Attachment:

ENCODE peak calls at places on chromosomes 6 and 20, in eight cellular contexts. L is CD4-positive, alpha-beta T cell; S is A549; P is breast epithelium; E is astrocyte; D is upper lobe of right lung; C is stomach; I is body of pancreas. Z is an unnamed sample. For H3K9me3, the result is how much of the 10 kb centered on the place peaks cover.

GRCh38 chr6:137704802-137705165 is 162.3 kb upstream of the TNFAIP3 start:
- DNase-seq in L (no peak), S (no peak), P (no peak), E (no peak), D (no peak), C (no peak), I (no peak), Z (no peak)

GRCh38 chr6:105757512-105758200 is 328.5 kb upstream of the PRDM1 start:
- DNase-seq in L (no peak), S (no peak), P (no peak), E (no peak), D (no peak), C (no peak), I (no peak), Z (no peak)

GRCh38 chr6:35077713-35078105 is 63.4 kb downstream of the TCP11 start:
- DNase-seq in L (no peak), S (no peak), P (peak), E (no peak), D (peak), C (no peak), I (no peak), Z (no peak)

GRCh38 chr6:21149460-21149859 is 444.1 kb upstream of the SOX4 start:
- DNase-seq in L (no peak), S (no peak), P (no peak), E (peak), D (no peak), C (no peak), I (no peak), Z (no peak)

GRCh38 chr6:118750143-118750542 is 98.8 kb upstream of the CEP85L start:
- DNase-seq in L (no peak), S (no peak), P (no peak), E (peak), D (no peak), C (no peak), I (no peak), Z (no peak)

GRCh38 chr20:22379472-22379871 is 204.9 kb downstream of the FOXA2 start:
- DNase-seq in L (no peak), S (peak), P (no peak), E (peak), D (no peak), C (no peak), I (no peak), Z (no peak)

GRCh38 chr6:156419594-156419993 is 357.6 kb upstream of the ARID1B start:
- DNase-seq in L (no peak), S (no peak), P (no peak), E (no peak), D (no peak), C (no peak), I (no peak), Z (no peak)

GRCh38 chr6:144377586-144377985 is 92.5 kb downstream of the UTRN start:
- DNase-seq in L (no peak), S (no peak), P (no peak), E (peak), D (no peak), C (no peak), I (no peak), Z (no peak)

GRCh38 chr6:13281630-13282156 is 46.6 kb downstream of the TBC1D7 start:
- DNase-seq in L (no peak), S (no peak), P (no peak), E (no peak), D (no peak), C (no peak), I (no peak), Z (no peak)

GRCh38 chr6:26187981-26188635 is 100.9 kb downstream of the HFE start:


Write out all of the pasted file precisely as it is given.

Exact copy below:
ENCODE peak calls at places on chromosomes 6 and 20, in eight cellular contexts. L is CD4-positive, alpha-beta T cell; S is A549; P is breast epithelium; E is astrocyte; D is upper lobe of right lung; C is stomach; I is body of pancreas. Z is an unnamed sample. For H3K9me3, the result is how much of the 10 kb centered on the place peaks cover.

GRCh38 chr6:137704802-137705165 is 162.3 kb upstream of the TNFAIP3 start:
- DNase-seq in L (no peak), S (no peak), P (no peak), E (no peak), D (no peak), C (no peak), I (no peak), Z (no peak)

GRCh38 chr6:105757512-105758200 is 328.5 kb upstream of the PRDM1 start:
- DNase-seq in L (no peak), S (no peak), P (no peak), E (no peak), D (no peak), C (no peak), I (no peak), Z (no peak)

GRCh38 chr6:35077713-35078105 is 63.4 kb downstream of the TCP11 start:
- DNase-seq in L (no peak), S (no peak), P (peak), E (no peak), D (peak), C (no peak), I (no peak), Z (no peak)

GRCh38 chr6:21149460-21149859 is 444.1 kb upstream of the SOX4 start:
- DNase-seq in L (no peak), S (no peak), P (no peak), E (peak), D (no peak), C (no peak), I (no peak), Z (no peak)

GRCh38 chr6:118750143-118750542 is 98.8 kb upstream of the CEP85L start:
- DNase-seq in L (no peak), S (no peak), P (no peak), E (peak), D (no peak), C (no peak), I (no peak), Z (no peak)

GRCh38 chr20:22379472-22379871 is 204.9 kb downstream of the FOXA2 start:
- DNase-seq in L (no peak), S (peak), P (no peak), E (peak), D (no peak), C (no peak), I (no peak), Z (no peak)

GRCh38 chr6:156419594-156419993 is 357.6 kb upstream of the ARID1B start:
- DNase-seq in L (no peak), S (no peak), P (no peak), E (no peak), D (no peak), C (no peak), I (no peak), Z (no peak)

GRCh38 chr6:144377586-144377985 is 92.5 kb downstream of the UTRN start:
- DNase-seq in L (no peak), S (no peak), P (no peak), E (peak), D (no peak), C (no peak), I (no peak), Z (no peak)

GRCh38 chr6:13281630-13282156 is 46.6 kb downstream of the TBC1D7 start:
- DNase-seq in L (no peak), S (no peak), P (no peak), E (no peak), D (no peak), C (no peak), I (no peak), Z (no peak)

GRCh38 chr6:26187981-26188635 is 100.9 kb downstream of the HFE start: